Crowdfunding is a relatively new phenomenon, but now that it is pervasive in youth sports, perhaps it’s time to look at the cost of youth sports altogether. For those who wonder why those kids aren’t washing cars and doing other fundraisers to pay for their sports, see the quote from Karen Emmett, who says the team had been fundraising in more traditional methods to get enough money.

Are youth sports, especially traveling team costs, too expensive now? Are parents less willing to chip in or are financially unable to pay for their children to play? As sports professionals it’s up to us to make sure EVERY child who wants to play sports can, regardless of financial status or ability to pay. If you haven’t done so, perhaps its time to look into charitable funds connected to what we do, to make sure kids can still play sports.

Tragedy in Kansas..

August 3, 2015
Photo courtesy nbcphiladelphia.com

Photo courtesy nbcphiladelphia.com

We talk a lot about getting kids involved in sports, and we all know it’s a great thing for youngsters to learn teamwork, playing by the rules, etc. But every once in a while tragedy seeps into our mission of sports.

Case in point: A 9-year-old bat boy who was hit in the head as a player was taking practice swings died Sunday evening of his injuries. Kaiser Carlile, who was a bat boy for the Liberal Bee Jays, an amateur baseball team, was retrieving a bat (and wearing his helmet) when a player warming up took a practice swing during Saturday’s game and hit Kaiser in the head. Absolutely an accident, but a tragedy nonetheless.

Kaiser was injured near the on-deck circle during the game on Saturday, a playoff game in the National Baseball Congress World Series. He was initially treated by the home plate umpire, an experienced paramedic, before being rushed to Via Christi-St. Francis Hospital in Wichita. A spokesman for the National Baseball Congress confirmed Kaiser was wearing a helmet, which is mandatory for all teams.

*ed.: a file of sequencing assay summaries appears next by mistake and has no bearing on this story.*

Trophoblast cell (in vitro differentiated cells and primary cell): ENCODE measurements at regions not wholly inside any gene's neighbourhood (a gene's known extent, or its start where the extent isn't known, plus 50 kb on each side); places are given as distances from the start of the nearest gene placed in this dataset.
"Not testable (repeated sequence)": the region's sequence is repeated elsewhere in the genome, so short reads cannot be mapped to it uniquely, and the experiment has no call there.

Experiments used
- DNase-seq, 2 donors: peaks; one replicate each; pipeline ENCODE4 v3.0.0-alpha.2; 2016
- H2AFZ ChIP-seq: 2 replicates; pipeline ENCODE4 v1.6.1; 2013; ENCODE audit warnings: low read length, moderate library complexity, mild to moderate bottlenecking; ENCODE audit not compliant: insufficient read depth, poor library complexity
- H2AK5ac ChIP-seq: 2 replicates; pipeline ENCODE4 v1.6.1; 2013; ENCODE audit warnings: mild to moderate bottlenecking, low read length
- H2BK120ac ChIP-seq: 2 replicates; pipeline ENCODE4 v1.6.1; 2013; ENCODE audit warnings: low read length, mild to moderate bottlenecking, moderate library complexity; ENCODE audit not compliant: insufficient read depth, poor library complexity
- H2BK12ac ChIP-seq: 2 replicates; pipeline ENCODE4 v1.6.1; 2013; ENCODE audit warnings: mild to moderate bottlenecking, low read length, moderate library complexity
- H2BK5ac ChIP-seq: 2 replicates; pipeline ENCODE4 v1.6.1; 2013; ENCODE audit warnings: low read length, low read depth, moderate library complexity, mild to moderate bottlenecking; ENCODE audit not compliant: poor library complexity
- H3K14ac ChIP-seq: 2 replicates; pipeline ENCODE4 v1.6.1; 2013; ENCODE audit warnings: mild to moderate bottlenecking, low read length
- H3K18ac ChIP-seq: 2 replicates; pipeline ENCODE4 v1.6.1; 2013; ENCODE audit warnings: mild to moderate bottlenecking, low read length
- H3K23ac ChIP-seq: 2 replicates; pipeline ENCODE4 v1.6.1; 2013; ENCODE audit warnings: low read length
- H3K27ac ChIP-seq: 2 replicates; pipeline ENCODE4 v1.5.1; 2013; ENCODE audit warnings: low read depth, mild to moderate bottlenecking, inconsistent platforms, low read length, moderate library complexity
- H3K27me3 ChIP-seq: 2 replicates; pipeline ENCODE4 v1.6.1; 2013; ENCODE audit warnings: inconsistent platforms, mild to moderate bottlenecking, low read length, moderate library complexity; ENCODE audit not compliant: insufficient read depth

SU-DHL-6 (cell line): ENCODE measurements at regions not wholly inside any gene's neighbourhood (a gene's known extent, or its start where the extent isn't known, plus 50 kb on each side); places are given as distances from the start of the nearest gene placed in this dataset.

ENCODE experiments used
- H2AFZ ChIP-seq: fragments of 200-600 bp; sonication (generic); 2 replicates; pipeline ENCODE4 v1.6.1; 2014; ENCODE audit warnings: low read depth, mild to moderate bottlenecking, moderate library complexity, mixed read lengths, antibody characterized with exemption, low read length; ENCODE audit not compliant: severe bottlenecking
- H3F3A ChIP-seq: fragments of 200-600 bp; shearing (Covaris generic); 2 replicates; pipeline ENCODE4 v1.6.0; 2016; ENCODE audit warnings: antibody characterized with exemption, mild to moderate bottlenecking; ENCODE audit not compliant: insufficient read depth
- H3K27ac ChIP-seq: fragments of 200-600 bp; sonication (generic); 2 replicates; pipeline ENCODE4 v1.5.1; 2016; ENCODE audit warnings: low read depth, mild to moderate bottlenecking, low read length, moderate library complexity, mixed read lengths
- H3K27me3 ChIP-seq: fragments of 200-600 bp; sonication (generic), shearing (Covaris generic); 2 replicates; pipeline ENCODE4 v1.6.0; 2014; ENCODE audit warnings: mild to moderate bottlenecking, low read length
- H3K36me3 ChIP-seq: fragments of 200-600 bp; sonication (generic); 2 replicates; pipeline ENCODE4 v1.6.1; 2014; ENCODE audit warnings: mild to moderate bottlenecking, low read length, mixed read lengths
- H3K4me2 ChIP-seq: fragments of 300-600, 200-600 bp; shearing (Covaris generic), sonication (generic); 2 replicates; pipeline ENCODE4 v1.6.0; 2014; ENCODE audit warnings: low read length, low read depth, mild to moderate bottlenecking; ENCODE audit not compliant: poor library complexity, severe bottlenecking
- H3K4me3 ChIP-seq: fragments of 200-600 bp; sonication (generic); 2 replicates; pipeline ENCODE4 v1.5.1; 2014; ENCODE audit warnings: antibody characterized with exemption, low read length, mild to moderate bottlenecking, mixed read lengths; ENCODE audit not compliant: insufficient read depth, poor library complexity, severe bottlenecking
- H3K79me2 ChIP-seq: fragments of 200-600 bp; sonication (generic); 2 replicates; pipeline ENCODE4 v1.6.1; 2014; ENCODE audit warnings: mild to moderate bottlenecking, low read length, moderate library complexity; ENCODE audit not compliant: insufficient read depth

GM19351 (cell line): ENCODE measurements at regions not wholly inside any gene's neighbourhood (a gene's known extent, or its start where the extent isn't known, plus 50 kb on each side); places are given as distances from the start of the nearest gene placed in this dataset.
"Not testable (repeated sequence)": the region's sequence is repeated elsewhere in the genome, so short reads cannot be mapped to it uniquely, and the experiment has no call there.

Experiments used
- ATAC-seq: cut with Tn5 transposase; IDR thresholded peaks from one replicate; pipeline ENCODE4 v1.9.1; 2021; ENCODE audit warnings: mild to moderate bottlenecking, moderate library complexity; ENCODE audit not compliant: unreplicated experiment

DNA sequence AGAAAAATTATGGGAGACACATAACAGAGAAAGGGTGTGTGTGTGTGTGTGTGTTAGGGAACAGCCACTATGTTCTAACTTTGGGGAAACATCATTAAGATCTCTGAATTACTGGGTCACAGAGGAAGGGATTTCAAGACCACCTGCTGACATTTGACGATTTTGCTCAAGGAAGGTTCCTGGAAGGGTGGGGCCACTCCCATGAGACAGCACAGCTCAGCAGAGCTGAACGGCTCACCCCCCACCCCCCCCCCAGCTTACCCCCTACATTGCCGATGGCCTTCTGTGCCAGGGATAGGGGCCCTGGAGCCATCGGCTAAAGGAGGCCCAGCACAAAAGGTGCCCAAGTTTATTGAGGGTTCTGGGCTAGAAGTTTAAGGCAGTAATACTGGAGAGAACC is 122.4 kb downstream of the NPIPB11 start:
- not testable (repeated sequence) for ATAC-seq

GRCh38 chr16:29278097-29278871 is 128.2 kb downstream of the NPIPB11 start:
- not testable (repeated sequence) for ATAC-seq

Perhaps this statement from National Baseball Congress General Manager Kevin Jenks says it best: “It’s difficult to remember a day that is darker than this one. Sometimes life doesn’t make sense and this accident certainly is a memorable example. Kaiser was simply doing something he loved.”

A couple of reminders here: First, anyone involved in youth sports or events management knows that importance of having first aid, athletic trainers and an ambulance on site. Second, accidents do happen that no amount of medical personnel can prevent. This tragedy is not a reason to keep kids away from sports, but there’s a good chance new safety rules and/or equipment may come into play in the future to try to prevent future accidents like this.

Investing in Sports

June 11, 2015

The Rockford Area Convention & Visitors Bureau is making a big play to use a $55 million upgrade of its sports venues to attract more events and in turn, bring in millions of new dollars in visitor spending.

According to the Rockford Register Star, a new $24 million sports complex under construction in the downtown area landed its first big ‘get’ last month with the AAU 6th Grade Girls Basketball Tournament in 2018. That will bring an estimated 3,500 people to Rockford, projected to spend $750,000 while they visit.

That sports complex already is paying dividends, months before it is slated to open, as it’s already spurred nearly $120 million worth of development planned for the area, including two hotels.

Rock River Cup Lacrosse RockfordAccording to the paper, the tourism bureau there spends half a million dollars a year on marketing to bring sports tournaments to the region. John Groh, the bureau’s president/CEO, is quoted as saying his agency will need more personnel to capitalize on the downtown venue and a $31 million expansion on tap at Sportscore Two in Loves Park.